We woke up greeted by torrential rains in Rome on Saturday. This required us to change our plans for getting to the airport via hiking to the termini train station. The nuns were very kind to offer breakfast early and to arrange for us to join a busload of German priests who were headed home. We all packed into a couple of their transport vans and before we knew it we were at Fumincino Aeroporte. We boarded our Blu Express flight and within an hour were in Sicily.
We picked up our rental car, a 2014 Fiat with 10 miles on the odometer. The Thrifty rent-a-car rep warned us against leaving anything of value in plain sight within the car. Catania has a history of petty crimes and car thefts.
Our smartphone served us well as our GPS negotiated us around the crazy drivers and streets of historic Catania while searching for the Hotel Liberty. The GPS kept barking out, “turn right at via Vittorio Giribaldi” and we quickly learned that we weren’t in Rome anymore. Most of the marble street makers identifying streets in Catania appeared to have been stolen over the years. Through our harrowing drive, automobiles, pedestrians and motorbikes seemed hell bent to “initiate” our brand new dent free car.
We finally make it to the hotel (amazingly crash free) and gladly parked the car in a 14€ per night underground guarded lot. After checking into the beautiful hotel Liberty, we went for an orientation hike to the historic city center. We then had the opportunity to capture some of this interesting city’s spirit.
Day 1 in Catania
Historic amphitheater ruins. An old man attracted a huge crowd because he was feeding stray gatti. They help keep the underside of the site varmint free.
Beautiful churches in city center
The finest and freshest fish, fruits, vegtables, meats, poultry, and cheeses were available in their open air marketplace
Largest veggies we have ever seen!
Baroque architectures abound in Catania
Lots of building look dingy as they used lots of volcanic stone to rebuild after the Etna’s area earthquake destroyed much of the city in 1693.
Streets look dark and intimidating, but the people we met were quite friendly. One bar even gave us free traditional Siciliana dolce when they found out we were American tourists!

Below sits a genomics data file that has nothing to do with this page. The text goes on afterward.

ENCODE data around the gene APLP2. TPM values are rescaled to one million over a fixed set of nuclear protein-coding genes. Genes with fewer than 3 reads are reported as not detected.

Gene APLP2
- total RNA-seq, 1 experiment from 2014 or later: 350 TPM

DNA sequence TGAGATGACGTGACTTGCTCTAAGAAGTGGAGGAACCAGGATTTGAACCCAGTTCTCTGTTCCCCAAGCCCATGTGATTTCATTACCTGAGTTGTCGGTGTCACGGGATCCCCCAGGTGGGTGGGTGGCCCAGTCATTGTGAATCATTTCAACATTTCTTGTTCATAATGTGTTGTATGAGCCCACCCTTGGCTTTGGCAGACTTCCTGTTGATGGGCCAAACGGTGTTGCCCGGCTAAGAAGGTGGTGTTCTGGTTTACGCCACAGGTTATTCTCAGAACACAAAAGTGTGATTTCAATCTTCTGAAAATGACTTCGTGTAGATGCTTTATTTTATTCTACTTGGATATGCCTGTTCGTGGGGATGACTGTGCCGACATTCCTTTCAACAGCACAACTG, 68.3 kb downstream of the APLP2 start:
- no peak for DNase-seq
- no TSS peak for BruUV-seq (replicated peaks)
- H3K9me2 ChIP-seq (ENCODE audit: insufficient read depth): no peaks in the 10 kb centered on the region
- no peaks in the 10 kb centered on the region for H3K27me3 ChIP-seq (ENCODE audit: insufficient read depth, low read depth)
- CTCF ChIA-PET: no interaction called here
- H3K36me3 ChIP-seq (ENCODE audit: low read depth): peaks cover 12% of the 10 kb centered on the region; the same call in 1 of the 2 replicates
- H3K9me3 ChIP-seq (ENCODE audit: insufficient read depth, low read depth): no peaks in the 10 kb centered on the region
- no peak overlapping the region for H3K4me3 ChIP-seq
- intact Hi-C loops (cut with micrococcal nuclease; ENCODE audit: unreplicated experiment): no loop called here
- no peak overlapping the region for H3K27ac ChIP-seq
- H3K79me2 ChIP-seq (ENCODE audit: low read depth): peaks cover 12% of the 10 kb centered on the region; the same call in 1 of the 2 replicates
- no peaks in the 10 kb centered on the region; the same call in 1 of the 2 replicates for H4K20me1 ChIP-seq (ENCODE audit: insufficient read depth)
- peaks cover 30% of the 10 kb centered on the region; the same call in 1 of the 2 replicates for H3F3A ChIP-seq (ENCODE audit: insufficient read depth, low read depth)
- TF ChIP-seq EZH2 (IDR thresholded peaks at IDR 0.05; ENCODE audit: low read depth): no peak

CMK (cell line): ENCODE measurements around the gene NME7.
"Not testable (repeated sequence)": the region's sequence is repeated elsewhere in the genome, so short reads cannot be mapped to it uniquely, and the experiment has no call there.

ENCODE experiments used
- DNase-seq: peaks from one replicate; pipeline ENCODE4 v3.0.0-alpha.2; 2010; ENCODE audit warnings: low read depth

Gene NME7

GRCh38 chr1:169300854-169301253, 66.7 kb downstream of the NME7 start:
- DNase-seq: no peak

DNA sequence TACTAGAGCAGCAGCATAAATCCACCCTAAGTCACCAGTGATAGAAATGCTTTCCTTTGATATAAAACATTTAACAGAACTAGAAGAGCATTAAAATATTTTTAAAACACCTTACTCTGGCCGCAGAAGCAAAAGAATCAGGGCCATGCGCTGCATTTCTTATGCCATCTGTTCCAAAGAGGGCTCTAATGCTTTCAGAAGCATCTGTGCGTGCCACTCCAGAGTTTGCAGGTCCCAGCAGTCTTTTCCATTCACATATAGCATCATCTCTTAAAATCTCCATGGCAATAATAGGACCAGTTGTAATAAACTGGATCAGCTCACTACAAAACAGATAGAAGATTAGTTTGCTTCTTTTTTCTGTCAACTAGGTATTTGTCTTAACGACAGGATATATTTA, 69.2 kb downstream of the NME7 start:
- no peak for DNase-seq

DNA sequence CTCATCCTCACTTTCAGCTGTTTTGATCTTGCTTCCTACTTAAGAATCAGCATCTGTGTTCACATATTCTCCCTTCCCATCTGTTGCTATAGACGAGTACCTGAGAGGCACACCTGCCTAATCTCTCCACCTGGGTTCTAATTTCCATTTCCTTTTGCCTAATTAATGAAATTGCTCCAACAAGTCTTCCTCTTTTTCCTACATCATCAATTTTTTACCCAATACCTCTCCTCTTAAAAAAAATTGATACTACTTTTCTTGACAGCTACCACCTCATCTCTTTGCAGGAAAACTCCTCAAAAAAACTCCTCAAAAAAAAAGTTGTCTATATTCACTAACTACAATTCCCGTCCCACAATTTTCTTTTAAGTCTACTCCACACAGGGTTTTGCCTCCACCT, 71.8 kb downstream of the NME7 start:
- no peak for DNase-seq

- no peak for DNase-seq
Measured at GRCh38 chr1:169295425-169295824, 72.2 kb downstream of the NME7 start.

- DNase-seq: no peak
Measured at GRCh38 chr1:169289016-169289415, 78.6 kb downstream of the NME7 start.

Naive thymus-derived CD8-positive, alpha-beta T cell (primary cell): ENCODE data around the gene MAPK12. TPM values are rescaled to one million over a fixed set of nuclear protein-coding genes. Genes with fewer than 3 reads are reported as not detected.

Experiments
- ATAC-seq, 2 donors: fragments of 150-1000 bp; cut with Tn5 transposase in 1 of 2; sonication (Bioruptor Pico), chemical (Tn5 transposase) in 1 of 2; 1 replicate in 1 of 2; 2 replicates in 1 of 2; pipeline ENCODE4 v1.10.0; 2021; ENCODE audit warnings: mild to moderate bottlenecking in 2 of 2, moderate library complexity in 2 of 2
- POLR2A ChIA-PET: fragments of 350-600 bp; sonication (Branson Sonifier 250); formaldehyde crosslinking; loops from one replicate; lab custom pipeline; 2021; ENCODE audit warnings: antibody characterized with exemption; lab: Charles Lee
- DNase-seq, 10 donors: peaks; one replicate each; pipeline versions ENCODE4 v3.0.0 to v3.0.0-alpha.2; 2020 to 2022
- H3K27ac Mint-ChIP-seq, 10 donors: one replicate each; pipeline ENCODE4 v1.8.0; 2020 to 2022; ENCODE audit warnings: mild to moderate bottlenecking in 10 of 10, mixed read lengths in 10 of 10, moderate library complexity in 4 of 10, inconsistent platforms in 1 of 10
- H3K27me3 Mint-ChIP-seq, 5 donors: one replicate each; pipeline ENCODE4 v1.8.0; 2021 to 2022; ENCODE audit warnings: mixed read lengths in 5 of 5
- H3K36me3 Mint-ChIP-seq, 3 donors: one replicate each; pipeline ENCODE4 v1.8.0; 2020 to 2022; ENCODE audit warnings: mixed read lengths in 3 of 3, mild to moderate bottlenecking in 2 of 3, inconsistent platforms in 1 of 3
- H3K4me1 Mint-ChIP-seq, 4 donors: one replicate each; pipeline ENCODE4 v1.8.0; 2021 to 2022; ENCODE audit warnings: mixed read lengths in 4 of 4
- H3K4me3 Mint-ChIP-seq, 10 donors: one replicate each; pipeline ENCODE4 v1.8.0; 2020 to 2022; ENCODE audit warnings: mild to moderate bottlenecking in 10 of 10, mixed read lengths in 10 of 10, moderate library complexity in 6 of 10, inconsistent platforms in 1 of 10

Lots of huge churches in city center
The Liotru. The elephant was taken as the symbol of the city in 1239 when the city was dominated by the Carthaginians. The obelisk set on the back of the elephant was brought to Catania from Egypt during the crusades.
This monument is truly a sight to see.
Dinner was at a traditional Siciliana restautant. Although horse meat was featured on the menu, Sandy opted for pasta al mare with pesto while I chose risotto al fungi. After consuming a healthy amount of vino we walked home.
So far we have walked an average of 8.3 miles per day. Our goal is to incorporate our hiking throughout our “vacation portion” of this trip to retain our fitness level before we begin the camino.
Day 2 in Catania
We headed up to Mount Etna as we were looking forward to taking a great hike up to the active portion of the volcano. Our hotel desk employee told us yesterday that there had been recent snows on the summit but we were well prepared so off we went. We traveled in our Fiat Panda up the Etna Sud route to the highest point possible. Wow were we in for a surprise! There must have been hundreds of locals and an equal number of tourists on the mountain side. Here are some photos of a few things we saw:
Our ride. I was sure I told them I wanted a Ferrari.
On the way to Etna. Lots of sleds for sale. We found out why a little bit later.
Heading up the cable car to the furthest most point near the top
It was COLD and windy near the top
Lots of families having fun on one of the most active volcanos in the world. Never saw so many snowball fights in my life
Site of the 2001 volcanic erruption
The site of the 1986 erruption.
They name their volcanos! This crater is named after my Uncle Sid.
Favorite photo of the day. It looks like it is 3D.
After climbing up Etna Sud we headed down Etna Nord. We happened to end up in a little seaside town called Acicastello. We were impressed by the castle, built on and into a huge deposit of volcanic rock right on the sea.
The Castle was build by the Normans when they occupied Sicily in circa 1090.
This door in an upper floor was about a 12 inches thick
The castle offers quite a nice view.
Some guy photo bombed this great view of the Mediterranean.
That’s all for this post. Next post in a couple of days after visits to Siracusa and Agrigento.